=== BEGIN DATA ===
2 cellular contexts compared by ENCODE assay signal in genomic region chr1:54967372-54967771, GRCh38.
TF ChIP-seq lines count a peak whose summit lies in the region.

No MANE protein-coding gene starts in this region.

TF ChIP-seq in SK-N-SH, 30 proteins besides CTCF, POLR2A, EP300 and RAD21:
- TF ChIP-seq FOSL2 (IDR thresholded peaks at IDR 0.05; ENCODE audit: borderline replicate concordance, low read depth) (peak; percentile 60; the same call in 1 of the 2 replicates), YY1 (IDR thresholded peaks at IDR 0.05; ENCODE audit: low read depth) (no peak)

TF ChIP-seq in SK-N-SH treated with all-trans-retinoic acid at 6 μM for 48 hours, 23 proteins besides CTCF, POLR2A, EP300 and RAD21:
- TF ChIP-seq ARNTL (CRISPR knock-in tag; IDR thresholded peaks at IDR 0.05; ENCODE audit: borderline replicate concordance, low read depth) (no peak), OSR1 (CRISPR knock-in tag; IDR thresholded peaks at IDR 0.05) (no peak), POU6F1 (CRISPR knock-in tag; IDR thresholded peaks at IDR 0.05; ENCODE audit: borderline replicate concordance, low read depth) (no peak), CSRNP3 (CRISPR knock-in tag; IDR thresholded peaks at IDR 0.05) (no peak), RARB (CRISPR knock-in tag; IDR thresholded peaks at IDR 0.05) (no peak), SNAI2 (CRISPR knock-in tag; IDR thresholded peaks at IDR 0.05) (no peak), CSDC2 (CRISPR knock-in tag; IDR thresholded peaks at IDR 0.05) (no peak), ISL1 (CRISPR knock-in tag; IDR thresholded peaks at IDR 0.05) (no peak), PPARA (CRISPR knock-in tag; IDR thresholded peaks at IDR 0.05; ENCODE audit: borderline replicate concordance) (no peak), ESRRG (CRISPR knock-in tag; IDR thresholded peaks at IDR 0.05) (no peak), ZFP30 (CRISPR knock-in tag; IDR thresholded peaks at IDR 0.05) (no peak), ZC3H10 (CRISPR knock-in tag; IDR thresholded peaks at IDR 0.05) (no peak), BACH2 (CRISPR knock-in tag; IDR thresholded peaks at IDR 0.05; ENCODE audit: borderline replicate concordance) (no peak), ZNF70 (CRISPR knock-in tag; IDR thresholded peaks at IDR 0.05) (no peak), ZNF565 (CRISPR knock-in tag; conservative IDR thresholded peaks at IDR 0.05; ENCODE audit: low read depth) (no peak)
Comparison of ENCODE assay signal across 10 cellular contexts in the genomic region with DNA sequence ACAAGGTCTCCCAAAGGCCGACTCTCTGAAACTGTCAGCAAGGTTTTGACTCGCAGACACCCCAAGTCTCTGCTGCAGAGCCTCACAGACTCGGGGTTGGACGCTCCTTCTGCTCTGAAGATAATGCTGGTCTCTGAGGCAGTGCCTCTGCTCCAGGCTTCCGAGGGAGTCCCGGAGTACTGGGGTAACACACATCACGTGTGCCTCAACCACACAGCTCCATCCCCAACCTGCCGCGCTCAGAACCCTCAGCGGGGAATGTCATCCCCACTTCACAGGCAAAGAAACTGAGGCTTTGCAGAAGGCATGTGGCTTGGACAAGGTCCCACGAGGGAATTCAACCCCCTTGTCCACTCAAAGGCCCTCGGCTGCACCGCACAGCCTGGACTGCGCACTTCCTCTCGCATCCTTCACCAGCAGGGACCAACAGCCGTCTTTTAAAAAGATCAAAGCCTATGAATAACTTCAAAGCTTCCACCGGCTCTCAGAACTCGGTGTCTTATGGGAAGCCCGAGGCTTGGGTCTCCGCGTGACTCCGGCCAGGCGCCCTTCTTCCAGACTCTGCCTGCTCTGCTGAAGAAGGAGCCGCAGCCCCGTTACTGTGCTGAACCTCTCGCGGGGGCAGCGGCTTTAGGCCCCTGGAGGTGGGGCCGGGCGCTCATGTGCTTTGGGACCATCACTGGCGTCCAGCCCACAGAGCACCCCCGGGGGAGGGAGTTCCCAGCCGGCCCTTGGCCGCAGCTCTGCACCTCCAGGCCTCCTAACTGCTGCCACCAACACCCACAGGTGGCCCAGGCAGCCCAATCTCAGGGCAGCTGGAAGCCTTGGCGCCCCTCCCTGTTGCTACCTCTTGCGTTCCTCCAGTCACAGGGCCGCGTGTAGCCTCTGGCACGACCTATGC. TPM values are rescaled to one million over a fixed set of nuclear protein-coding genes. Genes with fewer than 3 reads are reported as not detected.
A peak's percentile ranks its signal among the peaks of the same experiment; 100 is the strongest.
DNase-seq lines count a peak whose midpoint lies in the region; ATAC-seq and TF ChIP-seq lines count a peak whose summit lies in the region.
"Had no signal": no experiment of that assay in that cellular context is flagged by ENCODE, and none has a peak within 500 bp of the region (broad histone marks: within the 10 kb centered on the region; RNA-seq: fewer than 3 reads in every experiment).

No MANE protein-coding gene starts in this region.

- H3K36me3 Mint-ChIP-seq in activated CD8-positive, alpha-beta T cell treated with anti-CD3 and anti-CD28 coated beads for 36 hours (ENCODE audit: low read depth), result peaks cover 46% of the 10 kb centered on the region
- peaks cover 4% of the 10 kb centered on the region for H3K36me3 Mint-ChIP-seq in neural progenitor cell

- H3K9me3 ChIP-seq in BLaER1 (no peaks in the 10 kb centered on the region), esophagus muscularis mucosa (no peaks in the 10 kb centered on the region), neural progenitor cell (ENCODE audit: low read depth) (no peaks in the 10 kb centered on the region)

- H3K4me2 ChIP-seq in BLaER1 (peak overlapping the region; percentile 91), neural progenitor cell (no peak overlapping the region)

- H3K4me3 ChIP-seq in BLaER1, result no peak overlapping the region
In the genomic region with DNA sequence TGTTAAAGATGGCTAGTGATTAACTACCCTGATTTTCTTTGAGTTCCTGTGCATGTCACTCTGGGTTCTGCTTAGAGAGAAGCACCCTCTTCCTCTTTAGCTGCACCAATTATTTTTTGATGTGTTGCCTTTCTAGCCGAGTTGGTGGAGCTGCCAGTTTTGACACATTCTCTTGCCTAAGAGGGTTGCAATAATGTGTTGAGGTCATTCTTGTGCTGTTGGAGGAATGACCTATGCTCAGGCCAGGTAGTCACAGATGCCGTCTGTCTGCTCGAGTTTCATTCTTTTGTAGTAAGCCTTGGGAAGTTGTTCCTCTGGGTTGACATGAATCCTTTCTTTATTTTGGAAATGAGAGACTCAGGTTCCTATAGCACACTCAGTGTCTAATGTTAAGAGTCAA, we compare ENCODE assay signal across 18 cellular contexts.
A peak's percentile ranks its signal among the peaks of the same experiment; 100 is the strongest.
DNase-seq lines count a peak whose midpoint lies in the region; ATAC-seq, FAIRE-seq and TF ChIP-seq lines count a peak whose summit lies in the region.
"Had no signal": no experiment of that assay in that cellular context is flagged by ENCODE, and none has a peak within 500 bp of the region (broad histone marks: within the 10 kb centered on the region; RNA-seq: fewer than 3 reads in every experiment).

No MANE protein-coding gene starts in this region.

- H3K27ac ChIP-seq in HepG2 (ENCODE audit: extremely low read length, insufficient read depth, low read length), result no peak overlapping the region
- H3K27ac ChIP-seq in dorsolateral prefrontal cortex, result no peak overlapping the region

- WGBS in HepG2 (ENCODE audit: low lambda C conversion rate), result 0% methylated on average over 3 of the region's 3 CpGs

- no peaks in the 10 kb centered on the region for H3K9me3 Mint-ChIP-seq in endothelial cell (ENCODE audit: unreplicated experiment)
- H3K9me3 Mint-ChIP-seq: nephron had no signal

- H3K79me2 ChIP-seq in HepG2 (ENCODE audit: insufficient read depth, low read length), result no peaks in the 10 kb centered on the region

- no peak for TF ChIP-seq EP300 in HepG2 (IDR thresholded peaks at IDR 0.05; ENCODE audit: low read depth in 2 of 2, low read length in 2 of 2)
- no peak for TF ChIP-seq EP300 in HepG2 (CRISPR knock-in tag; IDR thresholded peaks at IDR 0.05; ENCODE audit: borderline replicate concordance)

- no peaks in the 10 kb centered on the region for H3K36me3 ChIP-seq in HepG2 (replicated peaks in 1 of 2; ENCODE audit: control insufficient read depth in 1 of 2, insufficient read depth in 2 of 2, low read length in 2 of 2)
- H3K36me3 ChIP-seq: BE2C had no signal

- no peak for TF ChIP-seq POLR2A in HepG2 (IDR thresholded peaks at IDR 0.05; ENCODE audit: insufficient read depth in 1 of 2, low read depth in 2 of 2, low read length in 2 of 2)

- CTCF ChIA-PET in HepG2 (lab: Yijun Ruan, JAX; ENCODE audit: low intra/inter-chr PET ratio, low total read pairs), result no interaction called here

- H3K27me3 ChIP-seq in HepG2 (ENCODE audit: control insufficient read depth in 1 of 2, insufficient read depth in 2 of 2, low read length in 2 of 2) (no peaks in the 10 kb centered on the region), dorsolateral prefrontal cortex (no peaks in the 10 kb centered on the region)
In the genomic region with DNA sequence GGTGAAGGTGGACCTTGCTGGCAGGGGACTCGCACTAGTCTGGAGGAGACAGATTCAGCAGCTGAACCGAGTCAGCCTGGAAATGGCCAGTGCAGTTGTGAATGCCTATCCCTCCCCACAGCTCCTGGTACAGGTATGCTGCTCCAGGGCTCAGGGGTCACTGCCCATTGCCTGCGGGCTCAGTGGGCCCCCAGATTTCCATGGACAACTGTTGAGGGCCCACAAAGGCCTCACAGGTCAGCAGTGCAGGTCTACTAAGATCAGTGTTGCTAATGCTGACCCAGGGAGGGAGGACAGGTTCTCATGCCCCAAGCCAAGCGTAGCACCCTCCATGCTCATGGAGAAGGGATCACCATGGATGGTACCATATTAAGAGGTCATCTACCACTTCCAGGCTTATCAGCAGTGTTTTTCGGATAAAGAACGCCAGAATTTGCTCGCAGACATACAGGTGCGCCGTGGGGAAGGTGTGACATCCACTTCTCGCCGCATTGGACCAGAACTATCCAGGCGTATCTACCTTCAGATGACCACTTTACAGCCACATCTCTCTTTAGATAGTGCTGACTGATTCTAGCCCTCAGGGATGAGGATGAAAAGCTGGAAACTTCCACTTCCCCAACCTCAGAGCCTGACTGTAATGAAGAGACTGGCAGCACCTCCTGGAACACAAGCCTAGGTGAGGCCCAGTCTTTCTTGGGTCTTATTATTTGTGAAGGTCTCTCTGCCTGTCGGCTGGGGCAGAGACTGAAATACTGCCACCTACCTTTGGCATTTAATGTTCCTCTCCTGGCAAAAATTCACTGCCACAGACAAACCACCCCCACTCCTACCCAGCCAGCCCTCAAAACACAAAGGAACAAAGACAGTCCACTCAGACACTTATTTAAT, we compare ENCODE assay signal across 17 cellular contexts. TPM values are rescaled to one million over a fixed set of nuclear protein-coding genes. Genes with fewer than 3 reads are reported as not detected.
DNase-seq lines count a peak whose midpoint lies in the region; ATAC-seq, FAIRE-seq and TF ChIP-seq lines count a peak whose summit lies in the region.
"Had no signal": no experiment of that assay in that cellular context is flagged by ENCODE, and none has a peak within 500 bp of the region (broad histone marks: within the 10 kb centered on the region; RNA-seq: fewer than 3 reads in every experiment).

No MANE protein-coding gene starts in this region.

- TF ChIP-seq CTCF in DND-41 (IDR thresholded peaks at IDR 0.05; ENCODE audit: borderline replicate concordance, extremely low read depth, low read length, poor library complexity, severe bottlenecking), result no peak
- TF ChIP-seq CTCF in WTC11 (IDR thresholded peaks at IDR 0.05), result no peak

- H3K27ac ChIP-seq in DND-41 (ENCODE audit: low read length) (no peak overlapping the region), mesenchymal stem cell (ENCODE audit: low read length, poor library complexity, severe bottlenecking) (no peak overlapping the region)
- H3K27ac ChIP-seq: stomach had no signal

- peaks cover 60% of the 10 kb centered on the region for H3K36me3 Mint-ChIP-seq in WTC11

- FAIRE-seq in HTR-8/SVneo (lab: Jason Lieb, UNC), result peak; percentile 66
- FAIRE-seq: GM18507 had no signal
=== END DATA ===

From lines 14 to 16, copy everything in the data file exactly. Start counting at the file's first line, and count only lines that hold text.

- peaks cover 4% of the 10 kb centered on the region for H3K36me3 Mint-ChIP-seq in neural progenitor cell

- H3K9me3 ChIP-seq in BLaER1 (no peaks in the 10 kb centered on the region), esophagus muscularis mucosa (no peaks in the 10 kb centered on the region), neural progenitor cell (ENCODE audit: low read depth) (no peaks in the 10 kb centered on the region)

- H3K4me2 ChIP-seq in BLaER1 (peak overlapping the region; percentile 91), neural progenitor cell (no peak overlapping the region)